CHAPTER7
Condensation: Dew, Fog, and Clouds





Dew: the water droplets formed by condensation of water vapor on a relatively cold surface of an object. It forms when the temperature of an object drops below the dew point temperature.

Dew point temperature: the temperature to which moist air is cooled at constant pressure and at constant water vapor to reach saturation with respect to water. It is not directly measured, rather it is obtained from measurements of the dry-bulb temperature and the wet-bulb depression.

The dew point temperature differs from the wet-bulb temperature, which is determined by inducing evaporative cooling. The wet-bulb temperature is higher than dew point temperature except at saturation where both temperatures are the same as the ambient temperature.

The dew point temperature is a measure of humidity, and therefore, it is an comfort index. It becomes a factor for human health when the dew point temperature exceeds 20C (68F). The four categories of apparent temperature ranges in heat index correspond to the following dew point temperature ranges: i) 80 or higher ii) 76 - 80F, iii) 72 - 76F, iv) 68 - 72F.

Table D-1, page #A-8 (Ahrens)

Figure 4.14, page #102 (Ahrens)

Figure 4.15, page #103 (Ahrens)


Frost: the ice crystals formed by deposition of water vapor on a relatively cold surface of an object. It forms when the temperature of an object drops below the frost point temperature.

Frost point temperature: the temperature to which moist air is cooled at constant pressure and at constant water vapor to reach saturation with respect to ice. It differs from the dew point temperature as the air temperature is at or below 0 C (32 F).

Both dew and frost occurs as a result of nocturnal radiative cooling. The length of the night plays an important role on the degree of radiative cooling and therefore, on the possibility of formation of dew or frost. They most likely form on blades of grass, branches of trees etc. during a clear and calm night following a rather warm clear day typically late spring or early autumn.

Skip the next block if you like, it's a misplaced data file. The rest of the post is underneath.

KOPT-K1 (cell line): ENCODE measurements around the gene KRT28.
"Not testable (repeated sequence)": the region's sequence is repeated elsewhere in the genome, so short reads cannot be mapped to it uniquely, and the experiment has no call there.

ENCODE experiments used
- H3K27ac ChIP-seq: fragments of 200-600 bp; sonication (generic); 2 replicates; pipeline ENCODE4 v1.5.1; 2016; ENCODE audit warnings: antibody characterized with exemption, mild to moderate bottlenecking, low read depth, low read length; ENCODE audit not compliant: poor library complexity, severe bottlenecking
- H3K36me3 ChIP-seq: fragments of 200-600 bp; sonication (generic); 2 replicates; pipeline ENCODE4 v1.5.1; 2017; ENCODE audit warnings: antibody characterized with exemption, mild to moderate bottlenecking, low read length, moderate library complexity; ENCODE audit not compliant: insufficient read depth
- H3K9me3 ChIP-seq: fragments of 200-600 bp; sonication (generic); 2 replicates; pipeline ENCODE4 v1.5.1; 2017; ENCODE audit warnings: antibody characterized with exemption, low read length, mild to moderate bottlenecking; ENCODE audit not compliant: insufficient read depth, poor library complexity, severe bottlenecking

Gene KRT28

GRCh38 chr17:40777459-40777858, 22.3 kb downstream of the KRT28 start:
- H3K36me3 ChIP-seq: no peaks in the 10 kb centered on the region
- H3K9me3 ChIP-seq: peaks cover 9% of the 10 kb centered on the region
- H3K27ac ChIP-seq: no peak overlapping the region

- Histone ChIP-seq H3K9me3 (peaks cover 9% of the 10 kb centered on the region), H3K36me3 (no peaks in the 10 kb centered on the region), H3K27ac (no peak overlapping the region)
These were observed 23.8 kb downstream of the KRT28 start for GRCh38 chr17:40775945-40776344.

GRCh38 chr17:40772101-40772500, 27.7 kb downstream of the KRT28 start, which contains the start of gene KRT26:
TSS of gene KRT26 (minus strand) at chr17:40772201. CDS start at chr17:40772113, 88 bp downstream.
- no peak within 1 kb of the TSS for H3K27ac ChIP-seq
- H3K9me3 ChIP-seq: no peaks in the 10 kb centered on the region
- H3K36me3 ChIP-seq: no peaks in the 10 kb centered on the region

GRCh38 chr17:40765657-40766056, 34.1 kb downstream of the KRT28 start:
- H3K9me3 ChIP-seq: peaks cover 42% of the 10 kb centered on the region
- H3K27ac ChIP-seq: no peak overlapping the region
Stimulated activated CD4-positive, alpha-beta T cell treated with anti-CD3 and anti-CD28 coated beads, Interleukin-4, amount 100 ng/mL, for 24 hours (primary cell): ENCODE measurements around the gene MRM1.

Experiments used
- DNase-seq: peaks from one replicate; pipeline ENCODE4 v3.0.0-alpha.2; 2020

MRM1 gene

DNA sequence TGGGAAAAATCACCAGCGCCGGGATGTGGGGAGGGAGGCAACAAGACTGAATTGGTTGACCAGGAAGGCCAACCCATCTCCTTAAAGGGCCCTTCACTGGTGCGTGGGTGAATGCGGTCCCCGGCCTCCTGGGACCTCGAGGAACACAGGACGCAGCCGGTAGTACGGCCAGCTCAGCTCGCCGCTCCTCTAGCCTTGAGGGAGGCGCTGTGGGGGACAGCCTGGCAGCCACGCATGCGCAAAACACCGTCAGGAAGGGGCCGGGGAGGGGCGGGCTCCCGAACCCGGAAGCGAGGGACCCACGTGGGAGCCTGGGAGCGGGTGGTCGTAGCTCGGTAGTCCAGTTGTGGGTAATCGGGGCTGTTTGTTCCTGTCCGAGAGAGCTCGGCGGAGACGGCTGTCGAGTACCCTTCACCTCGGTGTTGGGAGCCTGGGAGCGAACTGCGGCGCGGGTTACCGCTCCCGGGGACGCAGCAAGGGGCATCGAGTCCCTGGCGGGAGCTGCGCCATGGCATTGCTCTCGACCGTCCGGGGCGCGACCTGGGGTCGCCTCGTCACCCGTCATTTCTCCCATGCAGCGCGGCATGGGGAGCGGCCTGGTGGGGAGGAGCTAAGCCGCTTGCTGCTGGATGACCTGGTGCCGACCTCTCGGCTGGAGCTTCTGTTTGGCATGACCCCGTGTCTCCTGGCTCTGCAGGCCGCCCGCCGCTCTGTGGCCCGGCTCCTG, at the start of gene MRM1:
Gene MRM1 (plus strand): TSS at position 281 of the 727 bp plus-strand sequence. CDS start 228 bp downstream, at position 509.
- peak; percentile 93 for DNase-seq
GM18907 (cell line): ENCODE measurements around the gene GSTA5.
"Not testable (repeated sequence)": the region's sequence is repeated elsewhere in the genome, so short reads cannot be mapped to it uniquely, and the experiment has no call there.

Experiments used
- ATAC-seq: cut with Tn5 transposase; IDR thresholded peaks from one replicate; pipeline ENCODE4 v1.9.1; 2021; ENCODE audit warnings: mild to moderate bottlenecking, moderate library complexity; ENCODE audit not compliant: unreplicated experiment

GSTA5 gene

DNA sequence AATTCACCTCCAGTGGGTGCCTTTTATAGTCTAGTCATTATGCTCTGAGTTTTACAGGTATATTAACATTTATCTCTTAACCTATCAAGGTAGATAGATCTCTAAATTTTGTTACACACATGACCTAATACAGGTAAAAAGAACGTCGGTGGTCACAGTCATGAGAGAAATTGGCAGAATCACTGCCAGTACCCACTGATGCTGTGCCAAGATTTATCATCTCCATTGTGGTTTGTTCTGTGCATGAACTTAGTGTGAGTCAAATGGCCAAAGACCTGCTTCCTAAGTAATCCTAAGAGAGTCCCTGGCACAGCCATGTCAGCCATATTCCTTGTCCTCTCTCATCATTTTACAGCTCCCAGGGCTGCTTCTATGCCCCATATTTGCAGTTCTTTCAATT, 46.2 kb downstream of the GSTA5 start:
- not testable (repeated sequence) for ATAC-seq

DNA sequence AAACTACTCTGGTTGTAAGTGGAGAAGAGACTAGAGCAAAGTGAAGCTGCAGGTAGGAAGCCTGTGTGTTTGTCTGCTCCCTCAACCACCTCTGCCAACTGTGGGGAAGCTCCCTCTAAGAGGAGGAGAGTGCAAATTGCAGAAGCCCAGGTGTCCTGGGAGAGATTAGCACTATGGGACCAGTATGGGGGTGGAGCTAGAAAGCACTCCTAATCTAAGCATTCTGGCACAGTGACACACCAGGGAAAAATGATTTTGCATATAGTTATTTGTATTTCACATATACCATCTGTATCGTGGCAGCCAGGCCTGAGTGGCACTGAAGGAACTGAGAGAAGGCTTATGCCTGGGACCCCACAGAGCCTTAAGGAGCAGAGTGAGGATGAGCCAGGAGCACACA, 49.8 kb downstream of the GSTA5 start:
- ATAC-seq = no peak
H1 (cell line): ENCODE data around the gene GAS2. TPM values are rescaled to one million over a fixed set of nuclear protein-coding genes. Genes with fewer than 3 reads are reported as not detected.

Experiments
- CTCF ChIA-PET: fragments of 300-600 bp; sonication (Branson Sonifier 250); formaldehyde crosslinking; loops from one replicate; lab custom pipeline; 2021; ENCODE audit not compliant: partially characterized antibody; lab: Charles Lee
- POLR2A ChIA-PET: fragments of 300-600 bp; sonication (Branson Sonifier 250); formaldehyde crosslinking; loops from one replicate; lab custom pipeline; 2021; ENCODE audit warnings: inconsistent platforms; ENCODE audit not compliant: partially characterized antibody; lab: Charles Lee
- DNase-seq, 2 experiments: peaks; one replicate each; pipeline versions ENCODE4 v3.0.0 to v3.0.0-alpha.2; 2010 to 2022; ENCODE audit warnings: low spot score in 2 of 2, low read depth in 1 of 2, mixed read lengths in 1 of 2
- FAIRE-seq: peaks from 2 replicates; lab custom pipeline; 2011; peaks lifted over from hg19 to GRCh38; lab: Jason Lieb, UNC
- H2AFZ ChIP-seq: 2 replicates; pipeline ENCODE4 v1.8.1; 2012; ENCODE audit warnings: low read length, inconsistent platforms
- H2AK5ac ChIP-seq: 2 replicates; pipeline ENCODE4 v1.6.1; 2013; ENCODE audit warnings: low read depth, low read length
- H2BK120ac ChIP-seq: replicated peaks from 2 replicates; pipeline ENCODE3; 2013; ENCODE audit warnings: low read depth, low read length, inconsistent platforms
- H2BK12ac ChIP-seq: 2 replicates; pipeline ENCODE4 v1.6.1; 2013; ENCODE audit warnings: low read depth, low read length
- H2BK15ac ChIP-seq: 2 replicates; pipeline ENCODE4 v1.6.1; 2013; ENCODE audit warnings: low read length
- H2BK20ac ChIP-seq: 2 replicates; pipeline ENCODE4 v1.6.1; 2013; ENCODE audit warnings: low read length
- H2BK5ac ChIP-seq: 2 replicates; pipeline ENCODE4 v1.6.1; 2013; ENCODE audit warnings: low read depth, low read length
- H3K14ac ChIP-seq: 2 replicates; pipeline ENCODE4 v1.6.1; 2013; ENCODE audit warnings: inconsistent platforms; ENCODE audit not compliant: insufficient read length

Frost is a very important factor for the growing agricultural products. Several methods have been developed to protect crops from freezing: locating on hillslopes, spraying a fine water mist, covering with plastic hot caps, circulating he warm air aloft down the ground with a motor-driven fan.


Fog: a suspended tiny water droplets or ice crystals in an air layer next to the Earth's surface that reduces the visibility to 1000 m (3250 ft.) or lower. For aviation purposes, the criterion for fog is 10 km (6.2 mi.) or less. If the visibility is higher than those limits, the suspension is called mist.

Radiation fog: a ground-level cloud induced by nocturnal radiative cooling. It forms when radiative cooling of a ground surface cools the overlying air below its dew point. It is more common on a clear night with light winds over marshy areas or soil saturated by a recent heavy rainfall or rapid snowmelt.

Radiation fog is usually a few meter deep and typically lasts for only a few hours after sunrise. The duration and the thickness of the radiation fog depends on the local conditions as well as the solar heating. The fog is thick and persistent in low-lying areas such as river valleys, valley fog, and in the presence of weak rays of sun during late autumn and early winter.

Upslope fog: a ground-level cloud induced by expansional cooling. It forms when moist air flows upon windward side of hillsides or mountain slopes. It can persist for many days over an extensive area.


Advection fog: a ground-level cloud induced by advective cooling. It forms when relatively warm air is chilled to saturation by over-running a sufficiently cool surface.